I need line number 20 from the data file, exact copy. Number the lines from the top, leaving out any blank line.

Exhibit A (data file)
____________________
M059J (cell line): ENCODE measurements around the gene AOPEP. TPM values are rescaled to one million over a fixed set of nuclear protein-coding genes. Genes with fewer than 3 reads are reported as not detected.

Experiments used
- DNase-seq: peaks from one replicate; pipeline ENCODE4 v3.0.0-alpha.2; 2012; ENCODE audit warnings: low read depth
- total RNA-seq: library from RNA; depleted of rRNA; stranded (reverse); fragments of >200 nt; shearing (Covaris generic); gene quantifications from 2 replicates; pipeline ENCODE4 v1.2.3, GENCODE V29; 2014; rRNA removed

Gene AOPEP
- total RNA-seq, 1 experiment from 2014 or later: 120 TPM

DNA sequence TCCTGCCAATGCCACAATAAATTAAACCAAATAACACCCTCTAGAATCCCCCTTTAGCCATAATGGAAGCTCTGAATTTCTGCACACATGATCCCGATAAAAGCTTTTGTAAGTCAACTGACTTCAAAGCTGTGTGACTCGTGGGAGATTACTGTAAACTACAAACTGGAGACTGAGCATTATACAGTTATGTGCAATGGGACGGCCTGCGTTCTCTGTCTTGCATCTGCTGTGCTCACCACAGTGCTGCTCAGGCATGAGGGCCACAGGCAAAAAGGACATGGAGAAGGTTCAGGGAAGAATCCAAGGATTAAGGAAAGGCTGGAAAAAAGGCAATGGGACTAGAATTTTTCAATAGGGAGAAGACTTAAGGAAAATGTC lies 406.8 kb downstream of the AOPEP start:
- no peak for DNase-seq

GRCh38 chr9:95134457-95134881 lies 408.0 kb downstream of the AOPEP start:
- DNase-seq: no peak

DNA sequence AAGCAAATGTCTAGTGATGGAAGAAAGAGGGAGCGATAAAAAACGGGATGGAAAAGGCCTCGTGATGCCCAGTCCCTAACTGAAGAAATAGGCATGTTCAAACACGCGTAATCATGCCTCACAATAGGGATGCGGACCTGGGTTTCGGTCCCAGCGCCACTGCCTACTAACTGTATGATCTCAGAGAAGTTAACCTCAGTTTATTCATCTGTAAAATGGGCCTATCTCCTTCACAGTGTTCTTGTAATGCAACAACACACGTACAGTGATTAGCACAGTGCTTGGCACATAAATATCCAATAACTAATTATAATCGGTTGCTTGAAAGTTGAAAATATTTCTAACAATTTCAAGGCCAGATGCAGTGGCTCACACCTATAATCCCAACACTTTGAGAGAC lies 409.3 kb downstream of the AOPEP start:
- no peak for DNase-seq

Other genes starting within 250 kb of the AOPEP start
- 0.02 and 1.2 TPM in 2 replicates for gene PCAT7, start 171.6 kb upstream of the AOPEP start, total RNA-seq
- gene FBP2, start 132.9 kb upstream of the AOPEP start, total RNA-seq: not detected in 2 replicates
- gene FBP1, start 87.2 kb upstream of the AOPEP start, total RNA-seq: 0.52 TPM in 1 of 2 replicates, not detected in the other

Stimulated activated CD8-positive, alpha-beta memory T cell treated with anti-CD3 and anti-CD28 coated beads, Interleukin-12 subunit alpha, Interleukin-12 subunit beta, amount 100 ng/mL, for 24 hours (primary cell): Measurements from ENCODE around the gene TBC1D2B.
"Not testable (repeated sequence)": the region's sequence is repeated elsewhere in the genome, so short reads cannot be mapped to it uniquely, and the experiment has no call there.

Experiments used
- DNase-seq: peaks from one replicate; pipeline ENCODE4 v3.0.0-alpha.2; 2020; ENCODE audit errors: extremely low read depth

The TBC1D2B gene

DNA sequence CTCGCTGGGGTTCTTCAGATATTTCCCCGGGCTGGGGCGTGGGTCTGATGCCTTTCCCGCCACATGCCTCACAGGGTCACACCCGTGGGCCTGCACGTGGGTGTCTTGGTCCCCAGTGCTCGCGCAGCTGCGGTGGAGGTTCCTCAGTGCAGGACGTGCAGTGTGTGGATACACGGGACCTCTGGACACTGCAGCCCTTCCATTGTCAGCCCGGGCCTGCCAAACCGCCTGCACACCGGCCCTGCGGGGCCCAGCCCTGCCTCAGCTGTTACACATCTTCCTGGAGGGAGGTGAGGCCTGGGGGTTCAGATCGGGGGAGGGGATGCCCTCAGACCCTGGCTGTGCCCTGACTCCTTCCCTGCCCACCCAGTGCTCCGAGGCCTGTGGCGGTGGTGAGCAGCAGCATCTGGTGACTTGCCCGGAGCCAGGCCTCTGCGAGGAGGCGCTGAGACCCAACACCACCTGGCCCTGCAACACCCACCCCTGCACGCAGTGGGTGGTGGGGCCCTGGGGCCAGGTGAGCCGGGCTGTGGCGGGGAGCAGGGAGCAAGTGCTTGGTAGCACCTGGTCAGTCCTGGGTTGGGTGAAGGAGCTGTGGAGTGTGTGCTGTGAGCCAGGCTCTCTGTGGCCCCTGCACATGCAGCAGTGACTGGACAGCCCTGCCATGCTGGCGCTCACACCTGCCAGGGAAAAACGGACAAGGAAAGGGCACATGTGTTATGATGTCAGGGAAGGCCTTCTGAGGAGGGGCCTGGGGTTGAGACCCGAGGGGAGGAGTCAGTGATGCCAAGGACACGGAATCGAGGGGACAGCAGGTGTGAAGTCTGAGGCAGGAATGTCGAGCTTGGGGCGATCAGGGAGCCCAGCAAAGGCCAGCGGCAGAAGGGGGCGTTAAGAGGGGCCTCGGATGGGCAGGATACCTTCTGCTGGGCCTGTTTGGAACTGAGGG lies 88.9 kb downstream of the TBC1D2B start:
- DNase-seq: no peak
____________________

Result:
- DNase-seq: peaks from one replicate; pipeline ENCODE4 v3.0.0-alpha.2; 2020; ENCODE audit errors: extremely low read depth